Mar. 25th, 2010

nyarlathotep: (Default)
[personal profile] nyarlathotep

Item is a 5” x 6.5” Qur’an, bound in calfskin leather. Cover is waterproof, with buckles and clasps that suggest that it was meant for travel. A bronze chain is attached to the Qur’an, as if like a bookmark. The end of the chain is severed, as if by force. Binding arrangement is standard RTL.

The pages of the document aren’t made from paper — microscopic analysis indicates some kind of plastic, very similar to modern Durabook polymers. The printing method looks like a form of offset lithography/intaglio printing.

The inks are particularly interesting, as well. The work is, by all indications, full-color, but the inks are all of the same chemical composition — a long-chain carbon polymer that works like a photonic crystal. In short: it reflects like in different ways due to how the molecules of the ink are arranged, not it’s chemical composition. The inks themselves fluoresce under UV light, and we’ve managed to recover some anomalous plant cells. We’re sending some of these off for analysis.

Despite the rather modern (and frankly, despite the great beauty of the the work, both aesthetically and as a work of engineering, rather unnerving features), sample analysis (using radioactive dating) of the cover and paper make the date of manufacture and printing of the work to circa early-to-mid 1500 AD.

Printer’s mark confirms this (nation of origin: Venetian Republic: Serenissima Repubblica di Venezia), with the following date notations in inner cover:

ANNO DOMINI 5 MAIUS 1537 / هجرة ٥٢ ذو القعدة ٣٤٩

yifu: (Default)
[personal profile] yifu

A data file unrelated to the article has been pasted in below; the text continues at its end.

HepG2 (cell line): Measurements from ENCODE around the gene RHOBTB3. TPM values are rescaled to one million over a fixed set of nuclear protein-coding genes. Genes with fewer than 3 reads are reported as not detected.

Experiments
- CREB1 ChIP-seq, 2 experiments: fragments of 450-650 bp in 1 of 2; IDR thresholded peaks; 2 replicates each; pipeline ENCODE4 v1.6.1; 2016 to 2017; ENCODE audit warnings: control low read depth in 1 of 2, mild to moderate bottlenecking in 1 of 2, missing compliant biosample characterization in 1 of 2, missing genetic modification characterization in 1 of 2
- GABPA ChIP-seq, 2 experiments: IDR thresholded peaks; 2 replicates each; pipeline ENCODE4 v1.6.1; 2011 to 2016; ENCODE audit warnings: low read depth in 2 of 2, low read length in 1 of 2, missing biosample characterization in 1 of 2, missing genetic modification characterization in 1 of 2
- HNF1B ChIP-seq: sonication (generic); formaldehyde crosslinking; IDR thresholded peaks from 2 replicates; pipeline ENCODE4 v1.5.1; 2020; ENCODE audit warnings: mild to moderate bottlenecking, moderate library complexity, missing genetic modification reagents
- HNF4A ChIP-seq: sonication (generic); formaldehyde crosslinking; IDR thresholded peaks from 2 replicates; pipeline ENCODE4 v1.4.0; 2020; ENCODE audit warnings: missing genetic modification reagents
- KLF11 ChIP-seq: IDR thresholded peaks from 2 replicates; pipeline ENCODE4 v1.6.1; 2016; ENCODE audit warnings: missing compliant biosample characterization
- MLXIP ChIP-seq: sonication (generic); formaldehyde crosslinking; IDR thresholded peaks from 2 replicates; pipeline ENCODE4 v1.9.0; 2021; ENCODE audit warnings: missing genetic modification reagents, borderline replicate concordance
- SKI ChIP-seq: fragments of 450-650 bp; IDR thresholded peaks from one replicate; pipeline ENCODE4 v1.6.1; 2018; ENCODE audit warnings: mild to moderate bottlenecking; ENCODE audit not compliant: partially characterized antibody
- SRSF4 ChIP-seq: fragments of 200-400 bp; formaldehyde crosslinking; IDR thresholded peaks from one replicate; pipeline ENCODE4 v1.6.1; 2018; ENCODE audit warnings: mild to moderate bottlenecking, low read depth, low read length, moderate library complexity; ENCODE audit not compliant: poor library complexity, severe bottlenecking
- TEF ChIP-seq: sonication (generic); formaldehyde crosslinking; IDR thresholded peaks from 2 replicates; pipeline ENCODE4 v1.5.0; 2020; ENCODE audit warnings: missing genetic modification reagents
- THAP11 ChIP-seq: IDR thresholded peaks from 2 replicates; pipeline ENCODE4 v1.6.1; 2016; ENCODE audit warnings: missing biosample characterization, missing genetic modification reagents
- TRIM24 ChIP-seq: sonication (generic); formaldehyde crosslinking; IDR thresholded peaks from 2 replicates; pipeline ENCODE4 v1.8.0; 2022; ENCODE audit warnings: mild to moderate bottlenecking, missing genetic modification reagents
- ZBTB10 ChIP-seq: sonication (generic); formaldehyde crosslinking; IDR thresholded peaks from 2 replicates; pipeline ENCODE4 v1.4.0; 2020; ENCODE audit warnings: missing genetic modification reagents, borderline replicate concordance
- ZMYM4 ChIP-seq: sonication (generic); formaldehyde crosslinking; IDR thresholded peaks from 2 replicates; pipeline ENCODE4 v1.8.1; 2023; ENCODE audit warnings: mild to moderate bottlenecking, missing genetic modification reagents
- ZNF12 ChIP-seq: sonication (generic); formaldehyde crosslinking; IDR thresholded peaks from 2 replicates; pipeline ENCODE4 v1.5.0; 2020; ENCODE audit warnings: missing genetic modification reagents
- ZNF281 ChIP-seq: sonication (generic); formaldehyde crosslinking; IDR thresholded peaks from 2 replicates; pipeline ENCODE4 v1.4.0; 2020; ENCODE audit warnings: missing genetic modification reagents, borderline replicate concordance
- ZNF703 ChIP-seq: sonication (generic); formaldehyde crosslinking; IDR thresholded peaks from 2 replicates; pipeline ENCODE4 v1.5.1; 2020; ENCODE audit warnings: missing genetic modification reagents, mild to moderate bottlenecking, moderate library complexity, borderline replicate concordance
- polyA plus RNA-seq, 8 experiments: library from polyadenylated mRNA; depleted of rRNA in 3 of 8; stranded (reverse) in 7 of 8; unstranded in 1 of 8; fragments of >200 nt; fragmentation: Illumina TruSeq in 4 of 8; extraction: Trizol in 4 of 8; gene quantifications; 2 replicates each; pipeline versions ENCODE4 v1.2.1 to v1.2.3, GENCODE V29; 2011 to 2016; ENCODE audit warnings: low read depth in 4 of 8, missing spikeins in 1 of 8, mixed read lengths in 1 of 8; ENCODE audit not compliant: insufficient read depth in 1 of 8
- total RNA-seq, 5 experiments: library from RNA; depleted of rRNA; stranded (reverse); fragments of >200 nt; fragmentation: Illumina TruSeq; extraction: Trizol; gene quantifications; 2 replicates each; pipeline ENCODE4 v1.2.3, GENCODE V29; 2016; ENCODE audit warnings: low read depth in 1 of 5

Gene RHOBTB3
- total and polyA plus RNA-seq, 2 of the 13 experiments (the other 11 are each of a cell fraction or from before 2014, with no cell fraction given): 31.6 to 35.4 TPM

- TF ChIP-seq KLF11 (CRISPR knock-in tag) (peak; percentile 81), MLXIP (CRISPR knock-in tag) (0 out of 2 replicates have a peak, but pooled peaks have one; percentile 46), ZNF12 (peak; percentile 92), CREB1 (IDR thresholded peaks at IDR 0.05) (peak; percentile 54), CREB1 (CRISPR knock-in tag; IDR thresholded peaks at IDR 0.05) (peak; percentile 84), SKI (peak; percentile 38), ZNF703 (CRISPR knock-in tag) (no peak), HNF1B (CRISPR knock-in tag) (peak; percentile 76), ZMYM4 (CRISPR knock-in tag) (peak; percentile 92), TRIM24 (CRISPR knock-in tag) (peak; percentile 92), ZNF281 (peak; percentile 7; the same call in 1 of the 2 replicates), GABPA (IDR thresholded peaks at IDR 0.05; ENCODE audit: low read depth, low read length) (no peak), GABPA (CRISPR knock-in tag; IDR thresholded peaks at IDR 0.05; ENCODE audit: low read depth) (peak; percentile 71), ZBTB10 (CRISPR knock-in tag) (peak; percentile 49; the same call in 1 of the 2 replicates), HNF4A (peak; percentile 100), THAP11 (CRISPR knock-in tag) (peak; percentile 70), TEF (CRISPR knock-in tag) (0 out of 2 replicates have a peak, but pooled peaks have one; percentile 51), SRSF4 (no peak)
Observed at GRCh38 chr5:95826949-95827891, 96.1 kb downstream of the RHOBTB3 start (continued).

Item details:
Age: Early to mid-16th century
Length: 23 centimeters
Weight: 290 grams

A kujang is a Sundanese traditional weapon with various other functions. At first this particular one was estimated to be a Kujang Pusaka, a talisman to keep away enemies, sickness, or danger, due to its preserved appearance and lack of visible battle scars. Further examination, however, shows it to be a Kujang Pakarang, the type of kujang used in combat. The kujang was discovered in Bogor, West Java, which in ancient times was Pakuan, the center of the Sunda kingdom; it was kept within a plain rectangular box of woven rattan, fragile with age.

The traditionally curved blade is made of thin steel and fashioned in the "crane" shape, while the "eyes" are covered with silver. The outer edge of the blade is serrated halfway down. A broad gold ring covers the part where the blade connected with the sandalwood hilt, worn smooth with handling. When the end of the hilt is pulled hard enough and at a certain angle, a small compartment will pop out. Tiny packets are found within the compartment, one of them containing what seemed to be the remains of belladonna leaves.

First post + Fixed a factual error.

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